So if I could say how I got that picture to turn out, when the others didn’t, I would say first, my camera’s auto focus is idiosyncratic; taking several angles of the same subject increases the chances that of one of them will be good. Second, backing up a little bit from the subject seems to work. I’m guessing that the blurry Massachusetts bee was taken at a distance of about a foot, but the focused (and in-focus) Chicago bumblebee was taken at maybe 2-3 feet. I think what this might do is tell the camera’s autofocus to increase the depth of field so a deeper part of the picture is still within the area of focus. You can always crop the picture, but if it’s not in focus in the first place, you can’t fix that. Here is the good Chicago bee (5) before cropping, so you can judge the distance.

  8. Nijma Says:

    Paul Valéry’s Les Pas (The Footsteps) was written on the same manuscript as “Narcissus”, and is said to be a description of Psyche approaching the bed where her husband Eros sleeps.

    Here is my translation:

    Les Pas — Footsteps

    Tes pas, enfants de mon silence,
    Saintement, lentement placés,
    Vers le lit de ma vigilance
    Procèdent muets et glacés.

    You don’t exist, born of my solitude and of distance,
    Slowly, sacredly passing ritually
    To where I lie waiting with concentrated focus,
    A soundless, bloodless processional.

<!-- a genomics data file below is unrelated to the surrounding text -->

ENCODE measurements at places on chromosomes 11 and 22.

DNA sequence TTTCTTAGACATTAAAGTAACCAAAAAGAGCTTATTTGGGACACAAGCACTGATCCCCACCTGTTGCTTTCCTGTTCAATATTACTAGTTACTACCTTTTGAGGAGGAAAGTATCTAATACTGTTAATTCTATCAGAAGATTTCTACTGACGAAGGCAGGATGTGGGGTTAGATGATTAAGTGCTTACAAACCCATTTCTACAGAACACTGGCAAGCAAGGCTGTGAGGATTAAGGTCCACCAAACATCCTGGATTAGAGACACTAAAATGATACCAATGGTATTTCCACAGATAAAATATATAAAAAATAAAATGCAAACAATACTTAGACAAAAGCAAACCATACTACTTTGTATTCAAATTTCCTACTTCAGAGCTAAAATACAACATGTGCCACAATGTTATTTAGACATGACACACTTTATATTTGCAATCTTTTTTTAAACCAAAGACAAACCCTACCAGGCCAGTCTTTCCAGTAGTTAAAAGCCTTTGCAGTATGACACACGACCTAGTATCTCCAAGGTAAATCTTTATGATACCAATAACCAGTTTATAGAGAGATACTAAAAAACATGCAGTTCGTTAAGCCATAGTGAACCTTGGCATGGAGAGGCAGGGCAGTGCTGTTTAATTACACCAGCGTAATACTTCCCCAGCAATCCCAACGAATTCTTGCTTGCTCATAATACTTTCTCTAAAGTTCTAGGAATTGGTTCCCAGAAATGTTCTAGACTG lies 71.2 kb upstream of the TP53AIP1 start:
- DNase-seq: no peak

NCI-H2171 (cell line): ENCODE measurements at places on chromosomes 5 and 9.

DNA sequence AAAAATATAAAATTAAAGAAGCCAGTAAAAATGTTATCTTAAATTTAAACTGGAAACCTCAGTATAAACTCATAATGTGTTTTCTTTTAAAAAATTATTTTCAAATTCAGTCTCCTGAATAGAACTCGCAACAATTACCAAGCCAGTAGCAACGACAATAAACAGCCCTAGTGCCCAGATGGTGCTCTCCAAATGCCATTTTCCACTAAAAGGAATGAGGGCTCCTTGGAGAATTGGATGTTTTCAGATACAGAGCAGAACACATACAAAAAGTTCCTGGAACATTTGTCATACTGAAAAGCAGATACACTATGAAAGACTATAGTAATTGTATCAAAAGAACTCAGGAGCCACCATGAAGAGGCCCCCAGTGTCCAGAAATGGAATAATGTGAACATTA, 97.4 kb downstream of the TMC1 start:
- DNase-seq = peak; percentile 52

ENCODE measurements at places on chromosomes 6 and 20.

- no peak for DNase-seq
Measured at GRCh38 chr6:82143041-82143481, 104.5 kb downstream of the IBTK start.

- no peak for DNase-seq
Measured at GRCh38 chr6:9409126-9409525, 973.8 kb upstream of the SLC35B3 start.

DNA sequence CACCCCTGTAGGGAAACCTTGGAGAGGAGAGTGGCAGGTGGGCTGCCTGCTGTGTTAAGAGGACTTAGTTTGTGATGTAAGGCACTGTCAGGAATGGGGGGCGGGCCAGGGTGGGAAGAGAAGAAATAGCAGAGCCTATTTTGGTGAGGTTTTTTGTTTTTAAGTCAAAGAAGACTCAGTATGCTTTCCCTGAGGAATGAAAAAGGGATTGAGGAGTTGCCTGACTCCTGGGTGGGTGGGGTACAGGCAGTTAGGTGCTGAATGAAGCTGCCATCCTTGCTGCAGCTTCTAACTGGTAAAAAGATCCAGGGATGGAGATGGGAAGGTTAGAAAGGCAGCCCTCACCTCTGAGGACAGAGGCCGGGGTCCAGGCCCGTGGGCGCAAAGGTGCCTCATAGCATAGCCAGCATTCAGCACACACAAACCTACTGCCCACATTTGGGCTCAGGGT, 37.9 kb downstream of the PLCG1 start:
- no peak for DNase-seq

Personne pure, ombre divine,
    Qu’ils sont doux, tes pas retenus !
    Dieux !… tous les dons que je devine
    Viennent à moi sur ces pieds nus !

    Flawless, transparent soul; holy wraith,
    You melt into me, you hold nothing back!
    O gods…all the offerings I dream of
    Come to me on those naked feet!
    Si, de tes lèvres avancées,
    Tu prépares pour l’apaiser,
    A l’habitant de mes pensées
    La nourriture d’un baiser,

    If, as your lips draw closer,
    You are ready to give solace,
    Nourish the specter of my thoughts
    With a kiss.
    Ne hâte pas cet acte tendre,
    Douceur d’être et de n’être pas,
    Car j’ai vécu de vous attendre,
    Et mon coeur n’était que vos pas.

    Do not rush this oblivion, this suspension
    In the zone between I am and I am not,
    For I am only alive in this prolonged moment with you,
    And my essence is nothing more than your footsteps.